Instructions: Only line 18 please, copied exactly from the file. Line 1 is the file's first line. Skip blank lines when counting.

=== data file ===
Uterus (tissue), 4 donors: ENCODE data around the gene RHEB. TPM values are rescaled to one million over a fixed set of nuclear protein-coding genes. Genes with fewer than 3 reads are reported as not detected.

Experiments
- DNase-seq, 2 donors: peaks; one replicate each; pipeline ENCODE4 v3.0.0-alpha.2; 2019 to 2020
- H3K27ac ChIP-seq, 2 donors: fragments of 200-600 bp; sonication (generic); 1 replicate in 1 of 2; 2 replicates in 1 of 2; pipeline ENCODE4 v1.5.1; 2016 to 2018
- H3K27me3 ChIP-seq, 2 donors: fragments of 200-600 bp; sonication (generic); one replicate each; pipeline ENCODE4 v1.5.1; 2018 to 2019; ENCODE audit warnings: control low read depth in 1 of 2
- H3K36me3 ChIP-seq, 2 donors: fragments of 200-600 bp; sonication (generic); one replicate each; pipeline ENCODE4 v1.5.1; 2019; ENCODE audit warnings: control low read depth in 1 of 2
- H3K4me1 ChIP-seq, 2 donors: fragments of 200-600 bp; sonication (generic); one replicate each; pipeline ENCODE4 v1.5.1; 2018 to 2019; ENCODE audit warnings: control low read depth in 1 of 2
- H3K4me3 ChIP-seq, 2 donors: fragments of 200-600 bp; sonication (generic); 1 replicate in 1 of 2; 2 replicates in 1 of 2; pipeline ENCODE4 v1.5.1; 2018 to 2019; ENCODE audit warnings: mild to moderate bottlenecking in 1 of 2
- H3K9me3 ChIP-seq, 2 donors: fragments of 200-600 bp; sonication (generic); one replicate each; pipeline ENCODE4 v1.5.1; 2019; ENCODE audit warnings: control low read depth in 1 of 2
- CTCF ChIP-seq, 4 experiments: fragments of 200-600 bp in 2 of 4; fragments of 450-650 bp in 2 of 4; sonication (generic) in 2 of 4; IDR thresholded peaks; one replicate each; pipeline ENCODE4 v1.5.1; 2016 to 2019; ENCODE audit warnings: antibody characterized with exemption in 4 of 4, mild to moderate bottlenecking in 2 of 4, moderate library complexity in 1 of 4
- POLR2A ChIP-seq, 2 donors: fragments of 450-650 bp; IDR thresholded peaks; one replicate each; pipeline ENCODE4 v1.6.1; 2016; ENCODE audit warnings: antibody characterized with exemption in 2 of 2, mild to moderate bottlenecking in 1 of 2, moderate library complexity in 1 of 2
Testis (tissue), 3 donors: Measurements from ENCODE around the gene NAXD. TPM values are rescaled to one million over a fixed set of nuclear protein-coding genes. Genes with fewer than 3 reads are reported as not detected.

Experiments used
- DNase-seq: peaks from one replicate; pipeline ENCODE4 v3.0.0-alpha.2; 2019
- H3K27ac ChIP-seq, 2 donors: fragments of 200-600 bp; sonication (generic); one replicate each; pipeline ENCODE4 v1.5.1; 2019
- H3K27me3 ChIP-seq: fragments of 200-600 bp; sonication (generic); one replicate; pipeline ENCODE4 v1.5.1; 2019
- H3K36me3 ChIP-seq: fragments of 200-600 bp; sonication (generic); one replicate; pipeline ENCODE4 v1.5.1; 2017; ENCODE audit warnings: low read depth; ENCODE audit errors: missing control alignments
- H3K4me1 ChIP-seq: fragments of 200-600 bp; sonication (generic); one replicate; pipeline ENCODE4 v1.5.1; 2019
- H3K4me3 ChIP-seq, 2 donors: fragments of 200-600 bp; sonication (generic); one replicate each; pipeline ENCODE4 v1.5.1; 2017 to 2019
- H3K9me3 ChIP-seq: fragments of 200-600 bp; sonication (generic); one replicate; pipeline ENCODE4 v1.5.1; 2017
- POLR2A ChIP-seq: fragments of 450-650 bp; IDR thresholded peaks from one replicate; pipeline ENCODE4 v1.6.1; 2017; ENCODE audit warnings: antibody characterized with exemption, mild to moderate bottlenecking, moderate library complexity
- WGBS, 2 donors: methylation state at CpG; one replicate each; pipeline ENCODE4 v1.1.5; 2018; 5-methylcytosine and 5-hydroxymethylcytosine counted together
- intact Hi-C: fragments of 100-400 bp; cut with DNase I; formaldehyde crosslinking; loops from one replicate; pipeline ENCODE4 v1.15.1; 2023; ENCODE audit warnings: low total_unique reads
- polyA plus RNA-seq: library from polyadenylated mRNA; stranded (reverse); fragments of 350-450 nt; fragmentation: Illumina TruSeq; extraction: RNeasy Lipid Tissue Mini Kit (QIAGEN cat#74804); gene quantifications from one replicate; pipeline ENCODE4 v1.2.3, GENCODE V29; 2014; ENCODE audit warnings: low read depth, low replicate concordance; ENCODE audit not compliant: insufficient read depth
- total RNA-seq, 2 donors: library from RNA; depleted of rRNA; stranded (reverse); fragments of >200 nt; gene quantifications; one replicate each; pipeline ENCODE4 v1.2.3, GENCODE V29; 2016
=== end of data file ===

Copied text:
- H3K4me1 ChIP-seq: fragments of 200-600 bp; sonication (generic); one replicate; pipeline ENCODE4 v1.5.1; 2019